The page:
Read more about the EFTA participation in flanking and horizontal policy areas.
The EFTA also negotiated a series of bilateral and multilateral trade agreements and treaties with countries spanning every major economic centre. You can view the blocks different trading relationships and statues around the world in this interactive map.
EFTA trading relationships
The benefits of EFTA membership
Perhaps the ‘single’ biggest benefit of EFTA membership is participation in the single internal market, without being in the European Customs Union.
Relationships of different European political bodies
This means nations, or specifically Switzerland, are free to trade with the single market, but also free to apply their own customs tariffs (those main barriers to trade we looked at earlier) and negotiate trading relationships with third party countries. If the UK joined the EFTA we would retain preferential access to the single market and could retain access to the single market in services, should the UK be willing to apply free movement of people.
In a Blog for the London School of Economics Ruth Lea lays out the economic case for (re)-joining the EFTA in a more cogent way than I. She lays out the premise that for the UK’s trading patterns and policy, membership of the EFTA could be a benefit for the UK.
With a combination of single market access, participation in existing EFTA trading relationships, bilateral agreements and treaties as well as the ability to negotiate free trade agreements. Tangentially, Switzerland signed a free trade agreement with China in 2013, after three years of talks; whilst after 16 sumits the EU has still to sign a full FTA with China. Bilateral negotiations tend to go quicker than multilateral ones.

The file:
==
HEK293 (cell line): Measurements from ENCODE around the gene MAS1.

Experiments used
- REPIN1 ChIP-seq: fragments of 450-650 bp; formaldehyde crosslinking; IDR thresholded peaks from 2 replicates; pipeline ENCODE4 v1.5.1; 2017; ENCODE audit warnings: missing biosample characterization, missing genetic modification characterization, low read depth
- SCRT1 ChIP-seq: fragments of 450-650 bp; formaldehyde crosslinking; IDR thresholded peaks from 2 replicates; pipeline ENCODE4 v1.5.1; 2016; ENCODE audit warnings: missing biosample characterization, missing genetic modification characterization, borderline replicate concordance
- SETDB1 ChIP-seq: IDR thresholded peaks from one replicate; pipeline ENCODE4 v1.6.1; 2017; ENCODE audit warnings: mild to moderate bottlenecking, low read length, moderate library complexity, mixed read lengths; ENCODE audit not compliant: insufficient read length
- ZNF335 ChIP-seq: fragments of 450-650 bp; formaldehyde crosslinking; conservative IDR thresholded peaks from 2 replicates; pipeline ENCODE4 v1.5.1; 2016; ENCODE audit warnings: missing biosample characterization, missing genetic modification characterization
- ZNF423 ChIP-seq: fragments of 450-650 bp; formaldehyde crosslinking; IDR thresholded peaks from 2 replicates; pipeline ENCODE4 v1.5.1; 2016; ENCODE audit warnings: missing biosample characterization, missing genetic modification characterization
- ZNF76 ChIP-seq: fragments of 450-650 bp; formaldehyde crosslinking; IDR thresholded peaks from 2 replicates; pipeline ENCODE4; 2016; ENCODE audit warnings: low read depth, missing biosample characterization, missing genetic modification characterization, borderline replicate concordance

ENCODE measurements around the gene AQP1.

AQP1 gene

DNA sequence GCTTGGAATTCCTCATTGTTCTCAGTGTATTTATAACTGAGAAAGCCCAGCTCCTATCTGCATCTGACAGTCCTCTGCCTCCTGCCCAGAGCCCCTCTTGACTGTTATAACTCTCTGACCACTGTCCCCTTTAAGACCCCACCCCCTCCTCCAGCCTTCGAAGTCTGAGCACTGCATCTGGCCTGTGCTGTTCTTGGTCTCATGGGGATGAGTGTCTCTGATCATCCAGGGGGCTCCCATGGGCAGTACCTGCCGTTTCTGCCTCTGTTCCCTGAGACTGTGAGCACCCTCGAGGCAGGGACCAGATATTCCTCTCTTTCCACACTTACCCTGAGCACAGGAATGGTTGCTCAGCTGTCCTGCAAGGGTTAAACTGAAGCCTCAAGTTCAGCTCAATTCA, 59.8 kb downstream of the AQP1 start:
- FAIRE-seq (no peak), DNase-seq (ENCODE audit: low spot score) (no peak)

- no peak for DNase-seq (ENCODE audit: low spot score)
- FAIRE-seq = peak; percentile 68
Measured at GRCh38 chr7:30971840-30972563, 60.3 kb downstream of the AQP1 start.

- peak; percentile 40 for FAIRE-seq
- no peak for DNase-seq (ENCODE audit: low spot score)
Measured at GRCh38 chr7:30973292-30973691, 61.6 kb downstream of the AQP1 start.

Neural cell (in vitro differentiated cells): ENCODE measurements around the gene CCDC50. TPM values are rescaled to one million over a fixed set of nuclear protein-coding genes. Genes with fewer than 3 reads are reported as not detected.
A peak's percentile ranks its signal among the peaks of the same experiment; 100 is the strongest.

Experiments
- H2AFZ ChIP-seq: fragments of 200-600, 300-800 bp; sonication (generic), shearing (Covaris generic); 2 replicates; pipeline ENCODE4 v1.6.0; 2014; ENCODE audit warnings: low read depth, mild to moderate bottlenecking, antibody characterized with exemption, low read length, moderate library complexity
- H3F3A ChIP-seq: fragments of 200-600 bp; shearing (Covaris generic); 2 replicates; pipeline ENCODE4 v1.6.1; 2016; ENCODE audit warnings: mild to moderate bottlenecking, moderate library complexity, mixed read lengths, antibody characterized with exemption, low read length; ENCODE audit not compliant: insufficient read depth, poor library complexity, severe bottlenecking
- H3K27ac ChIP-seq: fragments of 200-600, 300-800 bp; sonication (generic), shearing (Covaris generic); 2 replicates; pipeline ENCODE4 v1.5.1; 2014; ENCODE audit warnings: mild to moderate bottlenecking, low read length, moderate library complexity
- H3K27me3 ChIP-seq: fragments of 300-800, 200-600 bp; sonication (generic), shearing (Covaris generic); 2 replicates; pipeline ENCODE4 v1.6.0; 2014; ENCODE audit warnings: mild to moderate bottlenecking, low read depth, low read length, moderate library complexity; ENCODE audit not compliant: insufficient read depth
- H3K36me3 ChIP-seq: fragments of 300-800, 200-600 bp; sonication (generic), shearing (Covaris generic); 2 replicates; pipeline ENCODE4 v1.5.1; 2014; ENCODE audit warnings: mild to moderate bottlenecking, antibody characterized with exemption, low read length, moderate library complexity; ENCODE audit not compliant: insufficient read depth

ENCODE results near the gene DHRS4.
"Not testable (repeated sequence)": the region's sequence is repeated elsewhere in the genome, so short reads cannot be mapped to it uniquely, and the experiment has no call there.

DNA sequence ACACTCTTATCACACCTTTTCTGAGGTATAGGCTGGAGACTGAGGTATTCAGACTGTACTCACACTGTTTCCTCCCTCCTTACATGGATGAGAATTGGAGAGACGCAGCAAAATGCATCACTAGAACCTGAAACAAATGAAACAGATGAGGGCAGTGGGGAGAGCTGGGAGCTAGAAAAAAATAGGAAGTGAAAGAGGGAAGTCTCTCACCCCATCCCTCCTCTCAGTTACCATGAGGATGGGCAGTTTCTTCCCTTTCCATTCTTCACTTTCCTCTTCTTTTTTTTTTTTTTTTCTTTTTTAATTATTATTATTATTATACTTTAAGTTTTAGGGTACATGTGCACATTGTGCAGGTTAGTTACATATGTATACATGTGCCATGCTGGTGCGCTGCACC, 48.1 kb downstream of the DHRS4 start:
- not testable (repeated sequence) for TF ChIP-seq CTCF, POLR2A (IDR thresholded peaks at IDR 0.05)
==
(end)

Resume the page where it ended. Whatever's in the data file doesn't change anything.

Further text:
Hurdles to Overcome
As with membership of the EEA, the hurdles to joining would be less economic and more political. Membership would require the UK to keep (notional) freedom of movement in place which would continue to be a barrier to successive governments public target to reduce net migration. It is also politically difficult due to the nature of the Brexit campaign which was fought with immigration as a core issue.
There would also be payments into a common budget, as there are with any multinational organisation. Some of these payments do funnel back to the EU for participation in the single market and other flanking policy areas, as well as bilateral grants. Again budgetary contributions formed a central part of the leave campaign, remember the bus and the £350 million pounds a week campaign.
Other hurdles are perhaps less tangible. There are questions as to how much sovereignty the UK repatriates from the EU and what the trade off is. The Leave Alliance has a good article which address the ‘no-say’ fallacy which is often thrown as an argument against the EFTA and EEA options. The demonstrate the intricate and interlinking organisational relationships between the EU, EFTA and EEA.
In conclusion we can see that from the UK perspective, politically and economically there maybe clear benefits of EFTA membership over EEE or full EU membership. With a Swiss-style deal, the UK could gradually extracate itself from the bulk of those parts of EU membership, deference to the EU Commission, Schengen & Euro membership, application of the CAP and CFP policies, common trade agreements and ‘ever closer union’ which are not currently politically palatable. Even many remain voters have serious concerns with one or more of these aspects.
Perhaps an EFTA deal which kept freedom of labour as set out pre-Maastricht Treaty (where there were still visas for labour) and allowed a theoretical migration cap could be a solution. Whether this could be sold to enough UK voters and bought by the EU institutions would be a much larger question.
In the third part of my series I will look at the WTO or World Trade Organisation option.
An interview with European Commission President, Jean Claude Junker
And for a little bit of something different, here is an interview with Jean Claude Junker, President of the European Commission.